Author: Nicola Griffith
Date Started: May 7, 2014 Date Finished: unfinished
Rating (out of 5): \
Every book has a story: I read some excellent reviews of Hild shortly after it was released in November. With its historical angle and a so-touted strong and spirited protagonist, I didn’t think twice about adding it to my Christmas list. It’s a beautiful hardcover book, and I shlepped it around with me for weeks before it went back to the bookshelf…
The child’s world changed late one afternoon, though she didn’t know it.
Hild sets out to tell the story of the girl who will become Saint Hild of Whitby, an early Christian saint of early Christian Britain. It is set in the seventh century, a time when Britain was divided into several small kingdoms and when cultural and religious allegiances were varied between ancient British paganism, the Saxon pantheon, and this new Christianity brought from Rome, long after Britain has freed itself from the hold of the Roman Empire.
So far, so good, right?
The books begins when Hild is a young child, in third person, but limited to her point of view. Given this case, I can accept the fact that Hild is confused about what goes on around her, especially as the politics of it grow more and more complicated. Still, it’s a hard place to be as a reader who is not terribly familiar with the daily goings-on of the seventh century. I wanted to understand the big picture, but I couldn’t, and with young and confused Hild as my guide, I found the beginning of the book quite hard to follow.
I also found it very difficult to keep straight the minor characters such as other kings and princes, who do not have a lot of page time themselves, but are sometimes mentioned. I can also understand the virtue of keeping the spellings of the names as-is, whether they be Saxon or Gaelic or British. But since the pronunciation of these names is deeply rooted in each language itself, I found myself frequently flipping to the language guide at the back (which, while thorough, was not a good quick reference guide) to help me. I had to do this so frequently that it was quite a disservice to the immersive reading experience.
And, at the very base of it, I also found Nicola Griffith’s writing style quite unfamiliar and hard to parse sometimes. Again, not always so good for getting swept up in a story when you have to read a paragraph five times to try to understand where it’s going. I’m not saying that books that are this rigorous and demanding are bad. It’s just that my personal preference is to get into plot and character rather than having to stop and examine nearly every brick of a sentence the story is built on.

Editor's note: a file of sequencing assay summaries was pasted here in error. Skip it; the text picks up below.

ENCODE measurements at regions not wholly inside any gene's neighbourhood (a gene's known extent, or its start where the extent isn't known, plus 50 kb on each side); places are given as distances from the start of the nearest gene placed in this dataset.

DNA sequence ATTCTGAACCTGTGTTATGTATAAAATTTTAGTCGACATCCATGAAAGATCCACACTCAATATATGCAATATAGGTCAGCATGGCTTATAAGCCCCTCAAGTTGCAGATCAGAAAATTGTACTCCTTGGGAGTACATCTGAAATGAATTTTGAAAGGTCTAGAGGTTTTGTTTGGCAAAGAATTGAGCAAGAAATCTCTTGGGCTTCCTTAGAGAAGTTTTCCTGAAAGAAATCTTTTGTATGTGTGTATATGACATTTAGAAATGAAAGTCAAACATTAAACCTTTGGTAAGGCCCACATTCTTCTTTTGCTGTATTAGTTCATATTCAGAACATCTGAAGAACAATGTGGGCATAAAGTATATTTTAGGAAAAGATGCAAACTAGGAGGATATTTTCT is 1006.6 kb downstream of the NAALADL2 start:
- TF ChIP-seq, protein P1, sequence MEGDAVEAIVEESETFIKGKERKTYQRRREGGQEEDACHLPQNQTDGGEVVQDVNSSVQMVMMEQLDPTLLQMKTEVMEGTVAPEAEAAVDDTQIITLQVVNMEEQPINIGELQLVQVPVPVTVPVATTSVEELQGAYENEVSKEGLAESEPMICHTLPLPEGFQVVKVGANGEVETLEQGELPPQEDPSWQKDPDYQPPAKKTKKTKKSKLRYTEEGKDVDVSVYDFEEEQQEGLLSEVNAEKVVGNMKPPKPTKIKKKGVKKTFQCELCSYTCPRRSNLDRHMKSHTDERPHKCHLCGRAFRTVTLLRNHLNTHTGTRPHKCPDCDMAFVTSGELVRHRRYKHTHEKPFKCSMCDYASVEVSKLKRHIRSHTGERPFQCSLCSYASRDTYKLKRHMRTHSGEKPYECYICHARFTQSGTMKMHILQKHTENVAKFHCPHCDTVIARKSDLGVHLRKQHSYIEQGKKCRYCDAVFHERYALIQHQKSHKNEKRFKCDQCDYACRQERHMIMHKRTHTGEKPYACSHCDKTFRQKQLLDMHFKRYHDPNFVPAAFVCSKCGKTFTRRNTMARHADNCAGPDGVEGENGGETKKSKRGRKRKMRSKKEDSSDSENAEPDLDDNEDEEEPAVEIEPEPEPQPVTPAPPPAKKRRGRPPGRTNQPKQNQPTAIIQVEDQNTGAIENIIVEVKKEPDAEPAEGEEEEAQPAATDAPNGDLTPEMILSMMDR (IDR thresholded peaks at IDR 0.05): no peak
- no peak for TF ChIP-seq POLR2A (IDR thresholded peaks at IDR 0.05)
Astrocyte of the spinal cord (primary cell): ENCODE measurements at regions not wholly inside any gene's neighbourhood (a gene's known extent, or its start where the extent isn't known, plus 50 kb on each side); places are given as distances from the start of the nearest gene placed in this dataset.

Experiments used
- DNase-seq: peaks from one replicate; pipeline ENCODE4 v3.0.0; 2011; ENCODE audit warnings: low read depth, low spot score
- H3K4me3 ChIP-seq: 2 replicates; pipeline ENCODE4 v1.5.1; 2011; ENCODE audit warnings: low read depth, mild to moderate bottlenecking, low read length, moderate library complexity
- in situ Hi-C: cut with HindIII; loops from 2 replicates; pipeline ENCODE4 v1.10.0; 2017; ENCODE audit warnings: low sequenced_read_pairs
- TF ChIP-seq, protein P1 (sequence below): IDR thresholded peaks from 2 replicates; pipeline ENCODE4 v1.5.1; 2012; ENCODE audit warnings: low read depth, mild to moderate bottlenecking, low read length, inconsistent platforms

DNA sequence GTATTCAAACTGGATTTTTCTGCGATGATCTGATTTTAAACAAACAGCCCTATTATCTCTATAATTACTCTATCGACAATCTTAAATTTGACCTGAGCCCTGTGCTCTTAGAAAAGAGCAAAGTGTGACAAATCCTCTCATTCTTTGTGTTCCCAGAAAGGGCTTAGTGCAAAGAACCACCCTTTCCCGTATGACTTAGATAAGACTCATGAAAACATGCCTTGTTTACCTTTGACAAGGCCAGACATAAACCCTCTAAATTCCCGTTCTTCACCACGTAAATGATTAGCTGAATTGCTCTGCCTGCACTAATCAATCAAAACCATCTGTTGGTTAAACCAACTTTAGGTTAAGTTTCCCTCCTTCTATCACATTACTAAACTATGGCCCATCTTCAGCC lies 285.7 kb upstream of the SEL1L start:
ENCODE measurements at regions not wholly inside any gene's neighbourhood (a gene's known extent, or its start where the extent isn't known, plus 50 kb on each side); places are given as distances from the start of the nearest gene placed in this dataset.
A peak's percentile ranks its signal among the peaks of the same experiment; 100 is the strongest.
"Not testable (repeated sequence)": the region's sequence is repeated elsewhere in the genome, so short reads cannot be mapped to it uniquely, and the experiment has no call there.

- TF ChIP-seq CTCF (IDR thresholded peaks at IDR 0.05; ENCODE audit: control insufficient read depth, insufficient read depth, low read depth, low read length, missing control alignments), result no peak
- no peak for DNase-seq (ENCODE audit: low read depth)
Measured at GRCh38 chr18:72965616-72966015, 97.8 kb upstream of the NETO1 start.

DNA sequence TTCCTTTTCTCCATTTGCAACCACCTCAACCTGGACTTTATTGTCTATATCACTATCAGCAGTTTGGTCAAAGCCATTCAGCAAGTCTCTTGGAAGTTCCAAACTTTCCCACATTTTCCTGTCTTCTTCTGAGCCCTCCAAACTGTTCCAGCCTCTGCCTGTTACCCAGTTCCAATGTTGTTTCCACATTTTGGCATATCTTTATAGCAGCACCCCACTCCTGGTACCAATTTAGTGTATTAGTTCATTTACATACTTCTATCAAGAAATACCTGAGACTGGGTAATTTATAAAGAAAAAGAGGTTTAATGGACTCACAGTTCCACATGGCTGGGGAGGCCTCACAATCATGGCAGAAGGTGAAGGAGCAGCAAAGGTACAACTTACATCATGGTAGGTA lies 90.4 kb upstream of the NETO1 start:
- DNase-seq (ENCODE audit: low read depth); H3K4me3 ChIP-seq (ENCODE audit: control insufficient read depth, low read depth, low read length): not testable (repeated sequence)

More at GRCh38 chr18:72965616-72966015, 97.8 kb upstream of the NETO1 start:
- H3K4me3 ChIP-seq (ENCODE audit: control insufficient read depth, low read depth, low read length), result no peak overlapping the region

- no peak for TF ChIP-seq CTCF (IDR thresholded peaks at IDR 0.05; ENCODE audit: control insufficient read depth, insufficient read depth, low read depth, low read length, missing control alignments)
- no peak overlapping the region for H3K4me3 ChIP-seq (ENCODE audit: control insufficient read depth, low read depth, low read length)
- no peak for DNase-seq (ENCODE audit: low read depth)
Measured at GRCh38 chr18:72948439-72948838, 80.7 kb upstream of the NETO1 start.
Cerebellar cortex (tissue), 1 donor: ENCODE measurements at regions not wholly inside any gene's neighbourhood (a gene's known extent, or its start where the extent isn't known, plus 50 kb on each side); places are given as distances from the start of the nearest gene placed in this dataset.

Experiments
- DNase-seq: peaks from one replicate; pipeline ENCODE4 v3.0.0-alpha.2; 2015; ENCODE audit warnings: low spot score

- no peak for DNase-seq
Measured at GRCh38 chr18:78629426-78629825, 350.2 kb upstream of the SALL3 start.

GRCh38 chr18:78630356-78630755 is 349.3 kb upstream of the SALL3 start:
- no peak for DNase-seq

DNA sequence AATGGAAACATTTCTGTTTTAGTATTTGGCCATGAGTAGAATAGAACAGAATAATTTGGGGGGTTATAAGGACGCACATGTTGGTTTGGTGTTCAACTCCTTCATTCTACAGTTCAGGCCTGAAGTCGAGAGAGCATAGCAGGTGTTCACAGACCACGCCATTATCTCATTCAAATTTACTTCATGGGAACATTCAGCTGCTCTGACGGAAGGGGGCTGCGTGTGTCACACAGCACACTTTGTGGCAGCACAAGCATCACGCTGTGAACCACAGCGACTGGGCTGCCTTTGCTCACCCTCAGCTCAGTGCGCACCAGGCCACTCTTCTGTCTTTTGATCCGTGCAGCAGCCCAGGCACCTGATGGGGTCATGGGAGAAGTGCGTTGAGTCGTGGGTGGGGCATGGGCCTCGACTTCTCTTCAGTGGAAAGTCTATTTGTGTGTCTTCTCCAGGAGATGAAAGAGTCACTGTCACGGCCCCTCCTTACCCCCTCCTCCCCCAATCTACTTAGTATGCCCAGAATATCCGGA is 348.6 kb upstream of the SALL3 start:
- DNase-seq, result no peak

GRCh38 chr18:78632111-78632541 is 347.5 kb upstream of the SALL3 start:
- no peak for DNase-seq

It makes it hard to convince yourself to continue on in a book called Hild when you find yourself completely uninvested in the character named Hild. I didn’t find any other character endearing enough to latch onto either.
So, at page 350, I finally put Hild down for good. To be completely honest, I could have put it down at page 50, because I felt exactly the same at the point as I would 300 pages later. I will say of it what I always try to say of most books I don’t enjoy: it just wasn’t the right time for me and Hild. Maybe if I could dedicate a few days to reading it and not have to refamiliarize myself with everything each time I opened it again, I would have found it easier to follow. I don’t choose the books I read very lightly, so I’m never happy to have to return one to the shelves uncompleted.
I know the common philosophy among die-hard readers is to always finish a book, but I broke away from that idea quite some time ago. There are so many books to read – just among the books I own, let alone all the books in the world – that I just can’t bear to sit through something I’m not enjoying, knowing that I could be reading something else I’m actually excited about.
So, back Hild goes to sit among the other hardcovers. Maybe some other day will be better for us, but I don’t think it will be sometime soon.